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Rancho Suspension Upgrade

By on August 18, 2015

Project: Rancho Suspension Upgrade
Vehicle: 2003 Chevy Trailblazer
Installer: Eddie Garcia
Level of Difficulty: Moderate, requires some special tools

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I have a 2003 Chevy Trailblazer that’s been a real workhorse for the last 5 years. We love to take the Chevy on family adventures with our two kids. The Trailblazer has been good to me and I haven’t had to do too much besides basic maintenance. I decided to start investing in upgrades so that the Chevy can continue to take us on our outdoor adventures. I am starting with the shocks since it seems every time I hit bumps on the road or when I stop it tends to sway or rock. I realized I had gotten used to it after riding in a friends rig with fresh suspension.

I do have a bigger goal in mind to turn my Trailblazer into a TSUV, Target Shooting Utility Vehicle. I like camping and target shooting with my family and friends.

I decided to put on some Rancho RS 5000 shocks. I had heard great things about them and decided to try them out. To keep the cost of installing them under control I decided to go the DIY route.  With the help of a friend I was successful in installing all 4 shocks in a total time of 2hrs. The 2 rear shocks were simple and completed in 30 minutes. The front struts were more challenging; take a look at my install steps here:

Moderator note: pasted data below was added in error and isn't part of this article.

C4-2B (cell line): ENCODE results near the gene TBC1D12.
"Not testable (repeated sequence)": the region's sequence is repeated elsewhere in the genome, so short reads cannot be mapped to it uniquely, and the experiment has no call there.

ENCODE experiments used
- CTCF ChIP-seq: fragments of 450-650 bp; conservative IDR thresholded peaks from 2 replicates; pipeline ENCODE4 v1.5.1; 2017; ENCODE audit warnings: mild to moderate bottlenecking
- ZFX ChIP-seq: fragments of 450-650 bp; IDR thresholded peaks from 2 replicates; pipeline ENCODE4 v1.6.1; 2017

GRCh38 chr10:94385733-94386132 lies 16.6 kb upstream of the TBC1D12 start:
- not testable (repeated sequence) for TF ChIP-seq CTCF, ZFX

Rancho RS 5000 shocks and struts (RS5387 & RS5817)

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Tools you will need:
Jack, Jack stand, 18mm wrench, socket wrench, 18 mm socket,
Tools that make it easier:
Air compressor, air gun, coil spring compressor, hammers, crowbar

First , loosen the lug nuts with the air gun. Then jack the rear of the vehicle up and  place the jack stands to  secure the vehicle.

Once I had enough clearance I removed the tire.

To loosen up the years of dirt and grime, I sprayed it with some lubricant and let sit for about 5 minutes.

Next unbolt the shock top mount.

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And then the bottom.

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Install the new Rancho shock and toque to the manufacturers spec.

Then repeat the steps for the other side.

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Time for the front struts.

After jacking up the front of the vehicle and setting the jack stands I sprayed lubricant to loosen dirt and muck.

I tried to loosen the top nuts through the wheel well but I was having hard times so I had to access through the engine compartment.  Once I had removed  the upper pinch bolt on the spindle I could not get clearance to pull down the strut assembly out.  This had us baffled for 15 minutes. The reason for that is the lower strut arm has a pinch bolt that needs to be removed as well.

Once the lower bolt was removed the strut came out easily.

We borrowed a spring compressor from a neighbor and removed the old spring from the strut to reuse with the new Rancho strut.

With the help of a good friend and some patience this DIY project was successful.  On a scale 1 to 10, 1 being easiest, this was a 6.

I can say that with the new Rancho’s shocks and struts, my future TSUV is much more comfortable   The constant body roll I had gotten used to has disappeared and my Trailblazer feels like a new car. I look forward to going off road soon to experience my new Ranch Suspension to its fullest capabilities. .

Stay posted as I will have other installs as I turn my Trailblazer into my dream TSUV.

To see the Rancho Shocks and struts I installed please click here:

Rear Shocks-

http://www.autopartswarehouse.com/sku/Chevrolet/Trailblazer/Rancho/Shock_Absorber_and_Strut_Assembly/2003/R38RS5387.html

Front Shocks-

http://www.autopartswarehouse.com/sku/Chevrolet/Trailblazer/Rancho/Shock_Absorber_and_Strut_Assembly/2003/R38RS5817.html

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